Propagating User Folder Permissions on Exchange


This post is consolidating a lot of information I’ve found over the last day. It’s one of those things I’ve done a few times over the last several years, so each time I get to it I need a refresh!

For a user running Outlook connected to an Exchange server, and wanting to give someone else access to a large amount of existing folders, they really only have two options. Painstakingly go through every single folder’s permissions and add the other person, or set the permissions on a top level folder, then create new folders under that, and finally move the emails in. Permissions don’t inherit like normal file folders when you move one, only newly created folders inherit their parent’s permission.

Rather painful for the end user, but from the administration side of things, there are few options.

1. Give the second user full access to the first user’s mailbox. This option is far from ideal, because it’s an all or nothing permission, and it isn’t visible by the end user. They can’t tell who has access to their stuff. It also requires someone with appropriate Exchange privileges to manage and make these changes every time. It’s good for a generic mailbox, or someone who’s left the company etc where there is no particular user to manage the permissions.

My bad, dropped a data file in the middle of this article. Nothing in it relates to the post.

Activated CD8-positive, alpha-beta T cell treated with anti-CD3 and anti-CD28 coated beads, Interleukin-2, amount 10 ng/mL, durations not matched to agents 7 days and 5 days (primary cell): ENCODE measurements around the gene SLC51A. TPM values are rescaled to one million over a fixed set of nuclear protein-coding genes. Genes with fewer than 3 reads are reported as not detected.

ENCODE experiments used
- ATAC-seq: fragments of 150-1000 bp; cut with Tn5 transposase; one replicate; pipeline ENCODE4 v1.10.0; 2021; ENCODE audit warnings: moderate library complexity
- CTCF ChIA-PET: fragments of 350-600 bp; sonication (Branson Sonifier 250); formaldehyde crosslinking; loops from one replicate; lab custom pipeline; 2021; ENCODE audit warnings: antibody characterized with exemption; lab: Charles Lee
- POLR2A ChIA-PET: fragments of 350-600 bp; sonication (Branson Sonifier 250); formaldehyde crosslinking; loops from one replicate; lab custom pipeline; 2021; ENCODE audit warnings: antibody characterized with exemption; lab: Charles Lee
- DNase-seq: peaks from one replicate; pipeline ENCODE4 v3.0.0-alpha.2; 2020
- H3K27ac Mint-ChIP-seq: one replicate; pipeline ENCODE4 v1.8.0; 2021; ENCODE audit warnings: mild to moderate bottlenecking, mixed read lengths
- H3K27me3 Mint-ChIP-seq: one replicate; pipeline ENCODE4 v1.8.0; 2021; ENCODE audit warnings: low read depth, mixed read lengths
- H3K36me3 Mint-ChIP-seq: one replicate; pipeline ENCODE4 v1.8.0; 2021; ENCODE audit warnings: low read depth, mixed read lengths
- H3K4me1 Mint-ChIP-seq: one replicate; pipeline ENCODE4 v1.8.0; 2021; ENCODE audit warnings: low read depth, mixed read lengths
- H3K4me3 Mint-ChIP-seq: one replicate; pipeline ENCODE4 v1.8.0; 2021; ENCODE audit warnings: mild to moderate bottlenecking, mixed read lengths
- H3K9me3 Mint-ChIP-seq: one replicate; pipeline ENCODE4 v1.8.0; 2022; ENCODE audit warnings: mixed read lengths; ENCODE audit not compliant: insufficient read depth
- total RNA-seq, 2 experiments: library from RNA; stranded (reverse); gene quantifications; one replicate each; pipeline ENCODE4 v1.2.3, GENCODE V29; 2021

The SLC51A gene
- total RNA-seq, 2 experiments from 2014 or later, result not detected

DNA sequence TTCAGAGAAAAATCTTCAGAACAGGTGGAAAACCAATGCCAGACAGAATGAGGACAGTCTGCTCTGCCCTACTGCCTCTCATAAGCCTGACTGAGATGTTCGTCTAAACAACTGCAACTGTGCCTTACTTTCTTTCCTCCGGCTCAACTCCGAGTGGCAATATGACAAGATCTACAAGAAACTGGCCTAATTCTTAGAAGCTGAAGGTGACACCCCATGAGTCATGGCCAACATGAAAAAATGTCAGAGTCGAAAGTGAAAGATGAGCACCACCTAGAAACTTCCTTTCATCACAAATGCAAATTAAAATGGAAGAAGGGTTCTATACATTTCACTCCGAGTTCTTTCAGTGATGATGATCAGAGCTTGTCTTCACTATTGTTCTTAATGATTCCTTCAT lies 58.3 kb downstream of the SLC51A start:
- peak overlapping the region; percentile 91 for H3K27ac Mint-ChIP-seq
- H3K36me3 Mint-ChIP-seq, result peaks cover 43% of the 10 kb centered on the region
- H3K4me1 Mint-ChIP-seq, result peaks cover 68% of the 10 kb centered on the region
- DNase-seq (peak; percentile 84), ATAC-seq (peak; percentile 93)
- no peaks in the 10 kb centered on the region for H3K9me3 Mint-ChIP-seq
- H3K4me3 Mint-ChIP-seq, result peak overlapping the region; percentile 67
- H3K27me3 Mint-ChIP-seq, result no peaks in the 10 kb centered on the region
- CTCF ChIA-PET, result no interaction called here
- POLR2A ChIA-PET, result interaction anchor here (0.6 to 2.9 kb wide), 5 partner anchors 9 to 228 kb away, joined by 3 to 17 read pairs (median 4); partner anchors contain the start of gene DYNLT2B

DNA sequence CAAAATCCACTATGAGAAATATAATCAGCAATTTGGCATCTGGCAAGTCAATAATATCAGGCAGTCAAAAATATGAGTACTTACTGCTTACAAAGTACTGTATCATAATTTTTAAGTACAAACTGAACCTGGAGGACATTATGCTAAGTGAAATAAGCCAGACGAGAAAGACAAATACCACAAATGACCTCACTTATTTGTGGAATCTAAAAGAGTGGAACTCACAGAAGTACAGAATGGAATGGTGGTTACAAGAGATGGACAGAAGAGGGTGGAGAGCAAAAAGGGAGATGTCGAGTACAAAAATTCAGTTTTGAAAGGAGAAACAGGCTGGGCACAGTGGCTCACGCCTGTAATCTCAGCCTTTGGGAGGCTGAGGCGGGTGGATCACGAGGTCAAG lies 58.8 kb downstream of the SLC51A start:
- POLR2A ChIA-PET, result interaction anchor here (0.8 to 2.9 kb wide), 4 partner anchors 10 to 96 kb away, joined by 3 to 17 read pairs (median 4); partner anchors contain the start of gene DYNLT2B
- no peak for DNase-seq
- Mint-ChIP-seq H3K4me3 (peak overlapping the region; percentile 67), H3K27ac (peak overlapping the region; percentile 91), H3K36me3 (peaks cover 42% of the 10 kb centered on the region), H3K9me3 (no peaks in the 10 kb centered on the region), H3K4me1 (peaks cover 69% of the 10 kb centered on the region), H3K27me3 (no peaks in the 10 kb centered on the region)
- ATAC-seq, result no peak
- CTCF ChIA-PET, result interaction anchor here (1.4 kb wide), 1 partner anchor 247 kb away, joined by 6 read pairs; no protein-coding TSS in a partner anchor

Exchange 2003 instructions:

Exchange 2007 insutrctions:

Exchange 2010 instructions:

Exchange 2013 instructions:

2. Using either PFDAVAdmin or ExFolders, an administration can use a GUI to connect to a user’s mailbox and apply permissions to a folder, then force propagation of those settings to all child folders. This gives the user visibility and control of the current permissions and future changes, but also will save someone a lot of time from manually doing this.

For Exchange 2000 (sorry if you’re still on this!), Exchange 2003 and 2007, the PFDAVAdmin tool is used, available here: Keep in mind if you’re on Vista or above you’ll need to manually install Microsoft .Net 1.1. There are some great instructions here on how to do so:

How to apply the permissions and propegate? This blog post contains great detail, although you can just choose the option of all mailboxes and drill down to the one you’re after rather than worrying about long URLs:

For Exchange 2010, they change the utility to ExFolders, available here: . This one can only be run on your Exchange server, read the notes below the download.

Hope that helps anyone looking for a refresh on how to give mailbox permissions or propagate folder permissions!

Leave a Reply